One tool for trying to enforce DRM is watermarking, i.e. embedding within the media itself a mark which is (almost) invisible to the human viewer, but which is resilient to copies (i.e. the copy has it). Once media copies are individually marked with the identity of their rightful owner, you can trace the origin of fraudulent copies. Do not get it wrong: it is not the watermarking which prevents copying, it is the threat of the lawyer commandos you will send to smite the guy who was at the origin of the leakage.
Watermarking is a hard problem, notably because it must rely on embedding information which is not visible, i.e. exactly the kind of thing that compression algorithms remove. Moreover, even with a digital-only media, there can be cropping or stretching or colour rebalancing or resampling or whatever, so watermarking must rely on properties which are not at the "pixel" level. The name is well chosen: watermarking is quite similar to the act of writing... on water.
Since the wannabe pirate has a vested interest in removing the watermark, this implies that the scheme must be "well hidden". There is a generic attack for that, which consists in degrading image quality until the mark has disappeared; by dichotomy, one can find the precise alteration which kills the mark, at which point it becomes easy to remove or modify the mark without visually altering the media. Therefore, the only kind of watermarking which really resists attacker is the one where the attacker has no way of testing whether the mark is there or not. So we are talking about professional investigators roaming the Torrents on your behalf, looking for the mark in shared files; and not about watermarking checks within graphics cards.
Another tool for enforcing DRM is targeted distribution: each copy of the media is encrypted with a key which is specific to a single reading device. There is a nifty tool called broadcast encryption which is what Blu-ray employs. Each single device able to read Blu-ray discs has its own secret encryption key; one can imagine a Blu-ray disc as containing:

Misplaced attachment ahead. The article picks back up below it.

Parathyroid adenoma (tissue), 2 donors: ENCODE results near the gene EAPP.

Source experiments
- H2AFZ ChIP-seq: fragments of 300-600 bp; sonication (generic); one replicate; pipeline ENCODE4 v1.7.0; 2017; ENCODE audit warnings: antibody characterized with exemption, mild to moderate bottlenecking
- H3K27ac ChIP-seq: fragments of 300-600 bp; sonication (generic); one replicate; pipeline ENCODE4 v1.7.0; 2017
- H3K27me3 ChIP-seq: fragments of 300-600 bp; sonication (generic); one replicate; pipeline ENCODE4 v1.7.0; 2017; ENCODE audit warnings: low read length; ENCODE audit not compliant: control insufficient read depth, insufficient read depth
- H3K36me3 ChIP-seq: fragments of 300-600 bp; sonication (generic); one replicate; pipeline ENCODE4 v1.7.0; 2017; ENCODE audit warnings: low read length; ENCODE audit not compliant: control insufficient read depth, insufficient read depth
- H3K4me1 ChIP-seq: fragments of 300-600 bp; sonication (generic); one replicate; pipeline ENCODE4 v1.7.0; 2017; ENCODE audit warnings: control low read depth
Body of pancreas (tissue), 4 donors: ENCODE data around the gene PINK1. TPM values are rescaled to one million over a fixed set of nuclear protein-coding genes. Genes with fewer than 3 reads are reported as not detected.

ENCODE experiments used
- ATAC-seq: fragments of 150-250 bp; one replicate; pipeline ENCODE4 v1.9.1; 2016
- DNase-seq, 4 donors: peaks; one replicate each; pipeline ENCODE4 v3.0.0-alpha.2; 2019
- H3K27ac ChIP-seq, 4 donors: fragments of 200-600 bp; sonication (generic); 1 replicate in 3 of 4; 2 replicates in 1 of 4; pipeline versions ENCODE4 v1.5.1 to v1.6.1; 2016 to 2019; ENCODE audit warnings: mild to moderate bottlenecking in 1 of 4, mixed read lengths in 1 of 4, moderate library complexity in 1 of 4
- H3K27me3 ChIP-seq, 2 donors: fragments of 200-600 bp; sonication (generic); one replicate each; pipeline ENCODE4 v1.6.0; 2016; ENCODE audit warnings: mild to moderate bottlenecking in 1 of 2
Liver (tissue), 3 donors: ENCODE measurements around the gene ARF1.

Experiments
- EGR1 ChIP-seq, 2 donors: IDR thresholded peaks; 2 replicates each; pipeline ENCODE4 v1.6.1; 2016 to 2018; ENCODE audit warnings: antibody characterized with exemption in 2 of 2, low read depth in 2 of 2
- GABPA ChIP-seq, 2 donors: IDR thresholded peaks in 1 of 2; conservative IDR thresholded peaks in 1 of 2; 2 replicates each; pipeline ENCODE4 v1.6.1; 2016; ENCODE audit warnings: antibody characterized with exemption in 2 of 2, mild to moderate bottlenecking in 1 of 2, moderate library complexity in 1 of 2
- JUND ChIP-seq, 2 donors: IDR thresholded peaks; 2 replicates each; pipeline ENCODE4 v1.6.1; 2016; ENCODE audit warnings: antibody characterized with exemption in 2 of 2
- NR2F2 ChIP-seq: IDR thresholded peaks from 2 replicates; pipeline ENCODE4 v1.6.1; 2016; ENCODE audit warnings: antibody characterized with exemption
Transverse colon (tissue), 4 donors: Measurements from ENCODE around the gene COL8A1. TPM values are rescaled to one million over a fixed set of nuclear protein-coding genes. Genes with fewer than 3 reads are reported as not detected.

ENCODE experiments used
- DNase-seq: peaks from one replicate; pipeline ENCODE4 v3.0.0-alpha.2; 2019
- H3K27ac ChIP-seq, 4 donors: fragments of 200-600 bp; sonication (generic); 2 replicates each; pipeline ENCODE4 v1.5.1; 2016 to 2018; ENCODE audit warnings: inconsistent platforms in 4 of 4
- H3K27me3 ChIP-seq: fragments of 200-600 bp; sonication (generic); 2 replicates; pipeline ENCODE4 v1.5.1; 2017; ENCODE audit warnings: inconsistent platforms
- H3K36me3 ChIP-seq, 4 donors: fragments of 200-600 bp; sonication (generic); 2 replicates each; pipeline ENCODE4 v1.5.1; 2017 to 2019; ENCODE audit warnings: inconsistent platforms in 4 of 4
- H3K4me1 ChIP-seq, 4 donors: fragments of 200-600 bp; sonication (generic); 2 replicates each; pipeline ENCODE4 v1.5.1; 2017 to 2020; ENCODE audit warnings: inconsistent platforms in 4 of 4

- the media, encrypted with a per-media key K;
- encrypted copies of K by each device key Ki, for all existing devices in the world.
Then a media distributor may opt to not include the encryption of K with K678349 if it turns out that the owner of the device 678349 has "misbehaved". Moreover, all "normal" devices will insist of decrypting media, i.e. will reject unencrypted data. The niftiness of broadcast encryption is that is allows for doing that without having to embed billions of encrypted copies of K in each disc.
There again, the technical tool of broadcast encryption does not prevent copying; it merely allows for retaliation on wide scale illegal copying ventures, and ultimately may result in a "market split": namely, to ensure that, in order to view illegally copied contents, perpetrators must use a non-standard device such as a computer or a physically modified reader. There will be people who do that; but there will also be people who do not.
Remember that anti-piracy tools are economically justified, and economy is statistics: media distributors do not want to kill unauthorized copying per se, they just want to make more money. And they view an unauthorized copy as a loss, since the copier could have bought the genuine thing instead. Any tool which reduces the amount of copying can become a "big win" (a technical term meaning "millions of dollars").
The common point in all these tools is that they do not technically prevent data copying. Because it is not possible: if the user can see it, he can record it and then see it again. The tools are meant to support larger anti-copying process which do not happen in the computer world, but rather in the mundane real world where police forces may bash your door at 6:00 AM.
If we are to believe the major media distribution companies, anti-copying strategies like those explained above are totally inefficient and legislators MUST take immediate actions such as raising new taxes for their exclusive benefits. According to the same major media companies, anti-copying strategies are 100% effective and if you share a single movie on the Internet, they will get you and send you to Guantanamo within 48 hours. Whether in reality DRM works is anyone's guess.